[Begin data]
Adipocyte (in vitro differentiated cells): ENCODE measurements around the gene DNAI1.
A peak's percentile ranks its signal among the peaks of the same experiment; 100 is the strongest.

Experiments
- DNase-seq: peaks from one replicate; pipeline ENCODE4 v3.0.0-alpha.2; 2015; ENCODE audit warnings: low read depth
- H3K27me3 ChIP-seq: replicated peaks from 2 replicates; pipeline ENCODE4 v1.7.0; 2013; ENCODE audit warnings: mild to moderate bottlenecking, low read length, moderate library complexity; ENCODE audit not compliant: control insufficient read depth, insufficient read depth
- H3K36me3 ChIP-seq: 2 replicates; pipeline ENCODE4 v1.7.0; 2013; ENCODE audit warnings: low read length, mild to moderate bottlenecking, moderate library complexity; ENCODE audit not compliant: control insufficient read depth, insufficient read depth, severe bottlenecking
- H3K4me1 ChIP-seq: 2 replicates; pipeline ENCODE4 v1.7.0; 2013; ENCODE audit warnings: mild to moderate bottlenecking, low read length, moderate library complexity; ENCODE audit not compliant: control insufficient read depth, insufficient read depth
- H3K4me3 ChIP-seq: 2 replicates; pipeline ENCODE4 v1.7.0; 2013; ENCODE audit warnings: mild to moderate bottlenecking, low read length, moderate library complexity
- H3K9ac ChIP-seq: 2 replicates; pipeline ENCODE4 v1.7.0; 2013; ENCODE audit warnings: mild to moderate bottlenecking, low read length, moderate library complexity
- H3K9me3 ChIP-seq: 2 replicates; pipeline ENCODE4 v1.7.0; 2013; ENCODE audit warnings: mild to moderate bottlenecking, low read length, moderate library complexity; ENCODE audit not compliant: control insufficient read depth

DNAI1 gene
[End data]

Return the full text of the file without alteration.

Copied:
Adipocyte (in vitro differentiated cells): ENCODE measurements around the gene DNAI1.
A peak's percentile ranks its signal among the peaks of the same experiment; 100 is the strongest.

Experiments
- DNase-seq: peaks from one replicate; pipeline ENCODE4 v3.0.0-alpha.2; 2015; ENCODE audit warnings: low read depth
- H3K27me3 ChIP-seq: replicated peaks from 2 replicates; pipeline ENCODE4 v1.7.0; 2013; ENCODE audit warnings: mild to moderate bottlenecking, low read length, moderate library complexity; ENCODE audit not compliant: control insufficient read depth, insufficient read depth
- H3K36me3 ChIP-seq: 2 replicates; pipeline ENCODE4 v1.7.0; 2013; ENCODE audit warnings: low read length, mild to moderate bottlenecking, moderate library complexity; ENCODE audit not compliant: control insufficient read depth, insufficient read depth, severe bottlenecking
- H3K4me1 ChIP-seq: 2 replicates; pipeline ENCODE4 v1.7.0; 2013; ENCODE audit warnings: mild to moderate bottlenecking, low read length, moderate library complexity; ENCODE audit not compliant: control insufficient read depth, insufficient read depth
- H3K4me3 ChIP-seq: 2 replicates; pipeline ENCODE4 v1.7.0; 2013; ENCODE audit warnings: mild to moderate bottlenecking, low read length, moderate library complexity
- H3K9ac ChIP-seq: 2 replicates; pipeline ENCODE4 v1.7.0; 2013; ENCODE audit warnings: mild to moderate bottlenecking, low read length, moderate library complexity
- H3K9me3 ChIP-seq: 2 replicates; pipeline ENCODE4 v1.7.0; 2013; ENCODE audit warnings: mild to moderate bottlenecking, low read length, moderate library complexity; ENCODE audit not compliant: control insufficient read depth

DNAI1 gene